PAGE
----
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How to reassure your child as changes of puberty approach

Family with girl at the doctor

In this article, you’ll find answers to questions like:

1. Why dive in early?
2. What's the best approach?
3. How to ease those talks?

You know your children best, as the experts at KidsHealth point out.

For example, you’ll notice when they start telling sexual jokes or when they become concerned with their personal appearance. This is a good time to jump in with questions, such as:

  • Are you noticing changes in your body?
  • Are you having strange feelings?
  • Are you sad sometimes and don't know why?


An annual physical exam is a great time to talk about this. A doctor can tell your pre-adolescent — and you — what to expect in the next few years. An exam can be a catalyst for a good parent-child discussion. The later you wait to broach these talks, the more likely your child will form misconceptions or become apprehensive of physical and emotional changes.

It’s important to establish their body isn’t shameful, especially their private parts, says Eleanor Weekes, former supervisor of Therapy Services at Community Partners, a Palm Beach County nonprofit organization funded by Children’s Services Council. “The earlier you start, the less stigma there will be.”


Eventually, when you notice changes associated with puberty, maintaining open and non-confrontational dialogue is key, she says.

“Let your child know what they are experiencing is part of their developmental process and that everyone goes through it,” she say. “If there are hygiene issues, depending on what it is, you should take that opportunity to teach your child how best to care for their bodies.”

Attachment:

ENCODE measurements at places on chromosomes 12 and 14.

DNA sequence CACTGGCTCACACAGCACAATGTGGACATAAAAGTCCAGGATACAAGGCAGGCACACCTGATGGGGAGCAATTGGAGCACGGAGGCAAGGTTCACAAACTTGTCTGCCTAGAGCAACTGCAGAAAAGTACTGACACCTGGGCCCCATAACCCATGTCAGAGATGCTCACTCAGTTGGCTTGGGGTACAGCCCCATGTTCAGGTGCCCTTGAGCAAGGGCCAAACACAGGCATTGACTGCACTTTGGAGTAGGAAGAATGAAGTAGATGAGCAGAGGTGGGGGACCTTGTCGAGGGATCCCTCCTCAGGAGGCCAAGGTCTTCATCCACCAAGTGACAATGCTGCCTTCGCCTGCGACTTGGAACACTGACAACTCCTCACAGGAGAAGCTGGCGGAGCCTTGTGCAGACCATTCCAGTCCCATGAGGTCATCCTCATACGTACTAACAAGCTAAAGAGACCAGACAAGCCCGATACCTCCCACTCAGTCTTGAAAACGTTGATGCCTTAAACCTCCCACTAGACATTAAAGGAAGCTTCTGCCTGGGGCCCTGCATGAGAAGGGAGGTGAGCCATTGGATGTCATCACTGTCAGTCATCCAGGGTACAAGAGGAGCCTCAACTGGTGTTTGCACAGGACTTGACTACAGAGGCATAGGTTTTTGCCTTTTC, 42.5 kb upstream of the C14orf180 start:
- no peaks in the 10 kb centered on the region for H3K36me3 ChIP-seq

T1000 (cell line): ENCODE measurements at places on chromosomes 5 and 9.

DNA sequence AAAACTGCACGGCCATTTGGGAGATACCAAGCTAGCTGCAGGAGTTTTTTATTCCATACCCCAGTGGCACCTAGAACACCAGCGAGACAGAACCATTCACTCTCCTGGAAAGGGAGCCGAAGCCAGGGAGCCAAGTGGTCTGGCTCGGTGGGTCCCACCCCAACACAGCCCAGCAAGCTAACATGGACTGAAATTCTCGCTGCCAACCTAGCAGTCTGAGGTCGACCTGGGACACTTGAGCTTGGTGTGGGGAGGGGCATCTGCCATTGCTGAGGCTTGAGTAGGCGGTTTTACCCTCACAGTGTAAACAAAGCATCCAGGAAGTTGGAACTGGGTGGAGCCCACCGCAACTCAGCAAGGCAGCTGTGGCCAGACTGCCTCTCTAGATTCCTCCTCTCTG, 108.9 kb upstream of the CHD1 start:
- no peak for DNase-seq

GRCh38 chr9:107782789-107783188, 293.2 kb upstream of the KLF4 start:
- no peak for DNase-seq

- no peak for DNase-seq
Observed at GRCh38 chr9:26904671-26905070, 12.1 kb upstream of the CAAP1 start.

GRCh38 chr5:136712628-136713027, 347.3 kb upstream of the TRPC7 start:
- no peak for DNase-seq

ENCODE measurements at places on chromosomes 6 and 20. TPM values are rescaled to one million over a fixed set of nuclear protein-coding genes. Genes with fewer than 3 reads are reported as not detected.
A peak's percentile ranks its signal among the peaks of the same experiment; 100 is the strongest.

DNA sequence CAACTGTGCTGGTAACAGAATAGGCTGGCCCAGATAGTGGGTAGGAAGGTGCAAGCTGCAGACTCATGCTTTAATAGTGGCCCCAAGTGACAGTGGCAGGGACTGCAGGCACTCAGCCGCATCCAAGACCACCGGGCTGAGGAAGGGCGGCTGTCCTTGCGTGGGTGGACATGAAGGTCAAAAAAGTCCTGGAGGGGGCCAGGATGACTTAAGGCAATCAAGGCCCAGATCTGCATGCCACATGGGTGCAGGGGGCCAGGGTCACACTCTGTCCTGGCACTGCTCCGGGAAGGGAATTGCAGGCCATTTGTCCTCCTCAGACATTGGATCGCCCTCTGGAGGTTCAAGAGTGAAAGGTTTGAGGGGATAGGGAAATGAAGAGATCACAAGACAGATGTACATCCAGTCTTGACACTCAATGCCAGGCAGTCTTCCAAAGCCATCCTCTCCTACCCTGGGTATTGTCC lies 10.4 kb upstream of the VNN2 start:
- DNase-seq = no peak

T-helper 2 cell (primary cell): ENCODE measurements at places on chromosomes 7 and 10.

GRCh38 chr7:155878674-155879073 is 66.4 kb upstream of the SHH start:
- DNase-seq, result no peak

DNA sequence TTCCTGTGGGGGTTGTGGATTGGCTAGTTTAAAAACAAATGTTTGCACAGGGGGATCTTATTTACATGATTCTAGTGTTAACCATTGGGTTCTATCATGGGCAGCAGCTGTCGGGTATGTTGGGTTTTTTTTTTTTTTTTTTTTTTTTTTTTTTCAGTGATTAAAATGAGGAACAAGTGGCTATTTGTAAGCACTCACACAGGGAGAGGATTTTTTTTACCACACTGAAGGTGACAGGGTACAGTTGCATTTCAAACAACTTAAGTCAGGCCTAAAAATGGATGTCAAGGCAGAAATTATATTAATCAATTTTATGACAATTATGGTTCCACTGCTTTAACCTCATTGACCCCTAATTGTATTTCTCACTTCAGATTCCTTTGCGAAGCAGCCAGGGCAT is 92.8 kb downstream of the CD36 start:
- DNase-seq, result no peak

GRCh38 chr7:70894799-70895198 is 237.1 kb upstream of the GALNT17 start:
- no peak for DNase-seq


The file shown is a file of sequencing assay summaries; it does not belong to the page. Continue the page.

Weekes reminds parents it’s vital to keep an open mind when talking with your children about sexual health and puberty.

“In general, if parents have an open relationship talking with their kids about their bodies when they are young and they keep talking with them, it makes it easier to have these conversations with them as they get older,” she says.

You might want to remind your children that nobody, including close friends and relatives, may touch their private parts, according to HealthyChildren.org.  The exceptions are doctors and nurses during exams and parents when trying to find the cause of any pain in the genital area.


• Eleanor Weekes, former supervisor of Therapy Services, Community Partners

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Related resources

    • Behavior
    • Parenting

    Community Partners

    Positive Parenting Program, known as Triple P — free seminars and one-on-one guidance to help families improve their parent-child relationships

    561-841-3500 Website
    • Behavior
    • Parenting

    Center for Family Services of Palm Beach County

    Positive Parenting Program, known as Triple P, offers free seminars and one-on-one guidance to help families improve the parent-child relationship

    561-616-1222 Website
    • Health
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    Health Care District of Palm Beach County

    C.L. Brumback Primary Care Clinics — medical, mental and dental services at more than a dozen locations through the county, regardless of your ability to pay or whether you have health coverage, including for the homeless and migrant populations

    561-642-1000 Website
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    Palm Beach Pediatric Society

    Directory of Palm Beach County pediatricians